Wednesday, July 01, 2015

Family Visit 2015

These sunglasses were lost in the sea
This year instead of my visiting Oklahoma City we brought Sam, Alex, and Vivian to Cape Cod to visit us. None of them had been away on vacation for a while - this was Vivian's first plane trip. We loaded up on groceries and entertainment ideas and got ready for our company.

In spite of having a forecast of sunny skies all week we ended up with two sunny days - one of which was pouring rain early in the morning. We wanted to indulge in some beach time, but instead of having swimming days we mainly had "visit the beach for a walk days".  One day when it was sunny enough it was incredibly windy and temperatures hovered in the mid 50's. We did not stay long at the beach even though we had packed a picnic. We did have enough good weather for walking on the beach, and visiting Salem and Provincetown. The weather was fine for Salem, and we were able to stop in Plymouth to tour the Mayflower II on the way. We also walked down the street to gawk at The Rock. The main sight I like to visit in Salem is the Witch Trials Memorial in the Old Burying Point; Sam's favorite was the high school which was one of the buildings used in the film "Hocus Pocus". The drive back from Salem killed any desire to go to Boston for the day. We hit rush hour through Boston and got off in Dorchester to gas up. I must point out that we passed Stitch House twice but I did not go in even once. I probably should have, then we would have been behind the traffic instead of in the thick of it.  One thing I noticed in Dorchester was that there is inexplicably a gigantic bronze statue of a Clapp pear. We passed it twice while searching for a public rest room and I did not see any explanation for it. I had to Google it after I got home. Apparently it symbolizes the people of Dorchester (Whitey Bulger's old neighborhood) in that it has a tough skin but a soft center.

Our Provincetown day turned out fair, and we were able to enjoy a whale watching trip and a climb up the Pilgrim Monument. Many people do not know that the Pilgrims landed first at Provincetown. There's quite a view from the top of the monument, only a little tarnished by the knowledge that you are going to have to go back all the way down.  The monument has no elevator. Sam wore flip flops, which she deeply regretted. She ended up  climbing up and down barefooted. We had good luck on the whale watch - a mother and calf and two other humpbacks who were all willing to show us their tails! The sea was quite rough going out; Sam suffered from seasickness. and the rest of us were cold. Alex was pleased to hear that I did not need to add his sweatshirt to my outerwear. What a gentleman he was to offer it!

Vivian lost a tooth while she was here. She was a bit concerned that the Tooth Fairy might not find her, but that turned out not to be a problem.

I took quite a few pictures, so if you want to see more hop on over to my Flickr Photostream to check them out. There are a lot of them there (and not much editing or weeding out was done).

Tuesday, June 16, 2015

Goodbye Roxy

The most beautiful ears
14 years ago, when we had just lost our beloved Great Dane Ezra's Sigmund Freud and we were not looking for another dog, Roxy sneaked into our hearts. My sister in law had found her loose on a major road and sent her to live with my ex-husband because while Lori tried to find her owner because Roxy was an escape artist and he had a better fence. After her owner was not found, and she was there looking at me every time I stopped by with our children Roxy ended up coming home with me. Our vet thought she was probably two years old.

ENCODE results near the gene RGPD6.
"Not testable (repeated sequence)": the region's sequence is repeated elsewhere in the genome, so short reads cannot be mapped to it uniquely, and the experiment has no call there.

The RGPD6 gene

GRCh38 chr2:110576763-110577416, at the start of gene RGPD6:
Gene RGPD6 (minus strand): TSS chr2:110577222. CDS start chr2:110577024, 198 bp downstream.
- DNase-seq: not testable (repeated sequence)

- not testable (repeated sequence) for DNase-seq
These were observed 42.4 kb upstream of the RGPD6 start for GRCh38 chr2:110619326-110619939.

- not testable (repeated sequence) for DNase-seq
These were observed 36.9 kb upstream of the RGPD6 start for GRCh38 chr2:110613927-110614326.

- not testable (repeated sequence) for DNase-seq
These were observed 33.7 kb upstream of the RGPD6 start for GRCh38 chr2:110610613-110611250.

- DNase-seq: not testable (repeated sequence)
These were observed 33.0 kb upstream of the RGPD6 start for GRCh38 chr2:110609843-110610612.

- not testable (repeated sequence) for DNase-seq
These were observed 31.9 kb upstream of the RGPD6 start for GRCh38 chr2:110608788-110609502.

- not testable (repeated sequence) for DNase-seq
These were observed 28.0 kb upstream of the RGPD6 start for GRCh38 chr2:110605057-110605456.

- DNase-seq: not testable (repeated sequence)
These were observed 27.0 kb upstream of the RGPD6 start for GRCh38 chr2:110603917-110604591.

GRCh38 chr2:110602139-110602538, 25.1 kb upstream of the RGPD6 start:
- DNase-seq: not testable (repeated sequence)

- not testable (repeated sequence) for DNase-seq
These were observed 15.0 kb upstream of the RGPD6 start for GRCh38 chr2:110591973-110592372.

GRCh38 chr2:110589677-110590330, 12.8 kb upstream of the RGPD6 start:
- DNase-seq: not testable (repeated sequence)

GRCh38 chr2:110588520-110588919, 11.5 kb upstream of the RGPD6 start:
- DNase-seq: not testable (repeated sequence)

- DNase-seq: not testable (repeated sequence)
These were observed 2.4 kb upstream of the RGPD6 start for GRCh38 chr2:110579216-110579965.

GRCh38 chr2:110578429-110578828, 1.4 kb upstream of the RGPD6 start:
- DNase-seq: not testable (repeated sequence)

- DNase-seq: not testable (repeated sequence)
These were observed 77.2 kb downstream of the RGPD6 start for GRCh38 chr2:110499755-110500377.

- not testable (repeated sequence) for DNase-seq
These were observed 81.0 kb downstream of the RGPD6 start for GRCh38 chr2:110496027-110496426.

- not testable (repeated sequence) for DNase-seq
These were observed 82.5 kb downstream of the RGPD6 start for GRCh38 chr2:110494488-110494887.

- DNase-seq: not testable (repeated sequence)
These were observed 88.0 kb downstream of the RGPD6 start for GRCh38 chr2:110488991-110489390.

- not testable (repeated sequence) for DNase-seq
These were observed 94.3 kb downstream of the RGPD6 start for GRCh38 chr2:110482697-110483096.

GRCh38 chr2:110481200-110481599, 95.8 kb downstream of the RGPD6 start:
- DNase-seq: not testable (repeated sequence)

She answered to Roxy, but we quickly dubbed her The Amazing Roxanne, Evil Wild Dog of the Prairie. She was a first class escape artist, not only running out of doors and pushing screens out of windows but also digging out from under fences and on one memorable occasion jumping off of a roof to run off. That trick ruptured her ACL, requiring surgery and a stint of rehab in our pool. The substantial bandage the surgery required did not keep her from digging out under the fence and running off on three legs. The knee healed well, but there was nothing to be done with the hip, and it bothered her in her later years whenever the weather changed. She went in and out through the neighbor's doggie door to eat her friend's food, crawled under another neighbor's garage door to eat the cat food June kept there to feed to local feral cats, and could run so fast no one could catch her to bring her home.

Luckily she was very food oriented. We could call her home from a great distance by rattling a jar of treats, and it was easy to teach her tricks with the right inducement. This interest in food also motivated her to jump up on the kitchen counter and eat anything going. After all - "it might be food - if not I'll just throw up". She tried pickles, lettuce, pecan pie (a big hit) and anything else she would get. She could also open cupboard doors and step on trash cans to get at whatever was inside. The bathroom trash can was her special disgusting favorite.

Although she was too small (about 20 pounds) to do major damage, she was resourceful. She managed to climb a book shelf to get and eat a pair of hearing aids. She was able to climb up between the wall and a dresser by bracing her back and feet against the opposing walls to gain access to the cat food we thought we had protected. She was very taken with some perfumes. I had received a box of Lush bath bombs as a treat, which she attacked and dragged around to roll in. Irish Spring was her favorite soap, which she loved take from my son's tub into the living room to roll around in. He had perennially hairy soap. She was a devoted huntress, plucking a blue jay out of the air, and capturing an opossum in the back yard.